Chapter 2. OI and innovation strategy:
Why should your company engage in open innovation?
2.1 When is it interesting to engage in open innovation from a strategic perspective?
Before starting Open Innovation a manager should ask, “why do I want to adopt open innovation?” There is no way to escape the “why” question. Many companies are jumping into open innovation without clarity as to why they are doing it. Open innovation has to be integrated into a firm’s innovation strategy, so that open innovation initiatives can be aligned with the company’s strategic ambitions.
Each company has a unique innovation strategy. Therefore, it's impossible to provide specific guidelines that will perfectly fit your company's situation. But we can provide some general guidelines to better understand when open innovation fits your innovation strategy and when not.
Below we mention a number of drivers for open innovation. They show when open innovation may become an integral part of your innovation strategy. Open innovation is rewarding:
This list is not exhaustive, but it illustrates how strategic drivers in an industry lead to open innovation.
Technology is capital intensive / expensive
Rapidly increasing R&D costs and the need to cram more technologies into new products or services lead to excessive costs that undermine the return on innovation. Developing a new prescription medicine that gains marketing approval, a process often lasting longer than a decade, is estimated to cost $2,558 million in 2014. In 2003 the cost was $1,044 million. (both amounts are calculated in 2013 dollars).5 Two examples of Open Innovation initiatives to share costs are the Center for Translational Molecular Medicine (CTMM) in the development of molecular diagnostics and molecular imaging technologies in the Netherlands and IMEC (Belgium) in nano-electronics
High risks / high attrition rates in developing new products and businesses
Early stage research is also highly risky. Attrition rates are high in many industries: In the drug industry there are typically 5,000 to 10,000 chemical compounds as candidates for a new drug to treat a disease. On average about 250 of these will show sufficient promise for further evaluation using non-human test and about ten of these will qualify for tests on humans6. But also in industries such as agriculture, green and white biotech, chemicals, or financial services attrition rates can be a major problem. Firms have to invent new forms of collaboration to reduce the attrition rate or lower the costs of failure.
Innovation requires co-innovation or adoption in the value-ecosystem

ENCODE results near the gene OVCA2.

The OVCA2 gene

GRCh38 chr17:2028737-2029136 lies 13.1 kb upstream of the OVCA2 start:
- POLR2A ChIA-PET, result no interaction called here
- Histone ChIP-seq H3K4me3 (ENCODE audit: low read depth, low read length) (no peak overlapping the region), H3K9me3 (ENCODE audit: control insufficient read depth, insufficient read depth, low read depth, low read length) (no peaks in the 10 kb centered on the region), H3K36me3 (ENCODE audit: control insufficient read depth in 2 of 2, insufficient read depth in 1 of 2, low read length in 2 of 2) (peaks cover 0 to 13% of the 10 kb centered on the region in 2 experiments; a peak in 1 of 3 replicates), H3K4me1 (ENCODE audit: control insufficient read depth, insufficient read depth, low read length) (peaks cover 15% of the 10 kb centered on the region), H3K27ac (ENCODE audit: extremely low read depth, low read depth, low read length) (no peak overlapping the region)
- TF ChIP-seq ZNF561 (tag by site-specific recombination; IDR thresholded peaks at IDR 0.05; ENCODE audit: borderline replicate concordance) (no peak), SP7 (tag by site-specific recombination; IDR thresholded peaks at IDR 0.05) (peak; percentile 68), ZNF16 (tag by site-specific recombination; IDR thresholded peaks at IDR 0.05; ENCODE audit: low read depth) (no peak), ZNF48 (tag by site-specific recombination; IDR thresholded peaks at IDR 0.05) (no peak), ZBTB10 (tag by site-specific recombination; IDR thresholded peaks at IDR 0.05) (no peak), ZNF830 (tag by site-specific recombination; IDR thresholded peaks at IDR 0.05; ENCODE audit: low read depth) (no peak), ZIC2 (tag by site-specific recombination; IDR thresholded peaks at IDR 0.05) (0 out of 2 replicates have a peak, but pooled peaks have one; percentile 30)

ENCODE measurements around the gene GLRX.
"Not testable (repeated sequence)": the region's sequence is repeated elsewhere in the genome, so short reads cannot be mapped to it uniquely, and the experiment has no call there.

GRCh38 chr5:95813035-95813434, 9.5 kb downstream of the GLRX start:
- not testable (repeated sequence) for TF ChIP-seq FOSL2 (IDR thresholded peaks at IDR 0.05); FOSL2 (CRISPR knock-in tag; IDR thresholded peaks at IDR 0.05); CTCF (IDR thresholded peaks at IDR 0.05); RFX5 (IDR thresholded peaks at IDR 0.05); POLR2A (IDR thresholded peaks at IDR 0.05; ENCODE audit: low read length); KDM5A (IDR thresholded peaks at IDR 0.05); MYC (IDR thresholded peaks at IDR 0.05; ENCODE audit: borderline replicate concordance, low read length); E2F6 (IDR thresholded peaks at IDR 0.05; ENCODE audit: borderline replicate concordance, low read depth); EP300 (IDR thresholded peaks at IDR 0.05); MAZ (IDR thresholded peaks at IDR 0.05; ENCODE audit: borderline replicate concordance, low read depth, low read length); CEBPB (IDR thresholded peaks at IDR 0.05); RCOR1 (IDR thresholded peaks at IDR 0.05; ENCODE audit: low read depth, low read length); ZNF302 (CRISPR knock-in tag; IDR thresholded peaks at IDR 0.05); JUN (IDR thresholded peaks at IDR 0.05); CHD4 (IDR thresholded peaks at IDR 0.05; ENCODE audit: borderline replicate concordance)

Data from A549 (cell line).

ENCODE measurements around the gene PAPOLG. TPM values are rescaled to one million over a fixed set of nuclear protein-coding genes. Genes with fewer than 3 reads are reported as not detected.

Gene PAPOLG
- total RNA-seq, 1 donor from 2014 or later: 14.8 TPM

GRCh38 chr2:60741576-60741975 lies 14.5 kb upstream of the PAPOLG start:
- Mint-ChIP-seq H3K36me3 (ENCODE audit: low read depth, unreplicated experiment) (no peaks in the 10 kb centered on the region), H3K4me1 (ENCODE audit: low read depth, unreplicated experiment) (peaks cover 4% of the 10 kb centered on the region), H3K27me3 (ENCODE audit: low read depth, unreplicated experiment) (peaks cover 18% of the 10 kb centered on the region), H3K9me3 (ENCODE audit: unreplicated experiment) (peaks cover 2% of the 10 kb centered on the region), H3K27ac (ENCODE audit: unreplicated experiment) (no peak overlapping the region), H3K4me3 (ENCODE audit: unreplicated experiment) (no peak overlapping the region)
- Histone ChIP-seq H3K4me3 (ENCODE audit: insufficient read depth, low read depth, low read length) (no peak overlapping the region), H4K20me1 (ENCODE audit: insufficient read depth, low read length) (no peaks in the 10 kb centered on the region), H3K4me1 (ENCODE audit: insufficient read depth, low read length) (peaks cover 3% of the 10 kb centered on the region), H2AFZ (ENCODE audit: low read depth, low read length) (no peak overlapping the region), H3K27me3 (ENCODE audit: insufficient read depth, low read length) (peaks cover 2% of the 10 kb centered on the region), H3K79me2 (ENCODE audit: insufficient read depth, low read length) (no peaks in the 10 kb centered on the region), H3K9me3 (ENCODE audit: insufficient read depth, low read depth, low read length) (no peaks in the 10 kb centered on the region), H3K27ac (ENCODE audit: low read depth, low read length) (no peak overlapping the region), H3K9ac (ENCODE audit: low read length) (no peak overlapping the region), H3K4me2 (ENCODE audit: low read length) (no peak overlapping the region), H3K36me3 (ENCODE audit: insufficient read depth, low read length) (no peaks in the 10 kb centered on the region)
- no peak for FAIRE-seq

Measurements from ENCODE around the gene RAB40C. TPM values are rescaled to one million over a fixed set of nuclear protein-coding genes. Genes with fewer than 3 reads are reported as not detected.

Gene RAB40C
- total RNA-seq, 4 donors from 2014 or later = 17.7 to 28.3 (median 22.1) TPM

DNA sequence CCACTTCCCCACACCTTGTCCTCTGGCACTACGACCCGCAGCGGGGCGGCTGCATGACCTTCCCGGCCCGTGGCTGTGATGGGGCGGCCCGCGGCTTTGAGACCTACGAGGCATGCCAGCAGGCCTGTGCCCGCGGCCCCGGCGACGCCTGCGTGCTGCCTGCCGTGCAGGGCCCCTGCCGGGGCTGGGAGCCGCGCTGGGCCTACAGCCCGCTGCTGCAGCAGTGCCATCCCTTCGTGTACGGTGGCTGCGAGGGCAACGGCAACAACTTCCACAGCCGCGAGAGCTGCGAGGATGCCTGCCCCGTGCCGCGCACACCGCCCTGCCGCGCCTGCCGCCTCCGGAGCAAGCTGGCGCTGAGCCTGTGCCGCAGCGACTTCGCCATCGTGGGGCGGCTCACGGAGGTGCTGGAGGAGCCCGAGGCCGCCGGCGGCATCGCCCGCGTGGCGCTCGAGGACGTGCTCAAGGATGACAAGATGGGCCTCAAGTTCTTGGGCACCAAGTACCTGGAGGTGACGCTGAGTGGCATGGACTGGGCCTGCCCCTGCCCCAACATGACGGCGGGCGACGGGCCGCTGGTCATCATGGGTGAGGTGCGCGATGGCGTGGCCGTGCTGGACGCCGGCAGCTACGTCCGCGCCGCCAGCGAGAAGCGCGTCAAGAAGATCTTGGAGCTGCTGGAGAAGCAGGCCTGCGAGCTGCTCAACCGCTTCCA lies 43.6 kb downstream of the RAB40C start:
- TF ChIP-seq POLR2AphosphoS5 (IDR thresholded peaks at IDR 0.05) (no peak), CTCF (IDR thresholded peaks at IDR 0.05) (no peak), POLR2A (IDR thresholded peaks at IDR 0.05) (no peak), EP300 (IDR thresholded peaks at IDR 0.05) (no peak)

Many of the current innovations can only be successful if so-called co-innovators introduce complementary innovations. Think about the Senseo, a coffee machine delivering a fresh cup of coffee. – Philips developed the coffee machine and Sara-Lee the coffee pads in a way that he combination would deliver the experience of a freshly brewed cup of coffee. Similarly, innovations frequently require adoption by partners in the value chains: The Amazon Kindle won from the technologically superior E-reader of Sony, because it took the concerns of the publishers into account when had to introduce e-books. Sony in contrast, focused more on the technical performance of the e-reader and didn’t pay enough attention to the hesitation of publishers to sell e-books.
Business model is based on a platform on which others develop their product or services
Many companies move from a product oriented strategy to a platform based business model. Platforms are in many cases open which implies that the platform owner jointly creates value for the customer with developers using the platform: it is an open business model where the value for the customer increases wit the number of applications using the platform.
Need to speed up the development of and time to market for new products and services
Tapping into existing knowledge residing in external organizations or co-developing knowledge with them is likely to speed up the innovation process. Likewise, companies can reduce time to market by working together with customers, suppliers, complementors, or even competitors (setting a technological standard for instance).
Improve the success rate of new products and services
Using state of the art knowledge developed in partnering organizations and combining complementary expertise among different types of partners may improve the success rate of the introduction of new products or services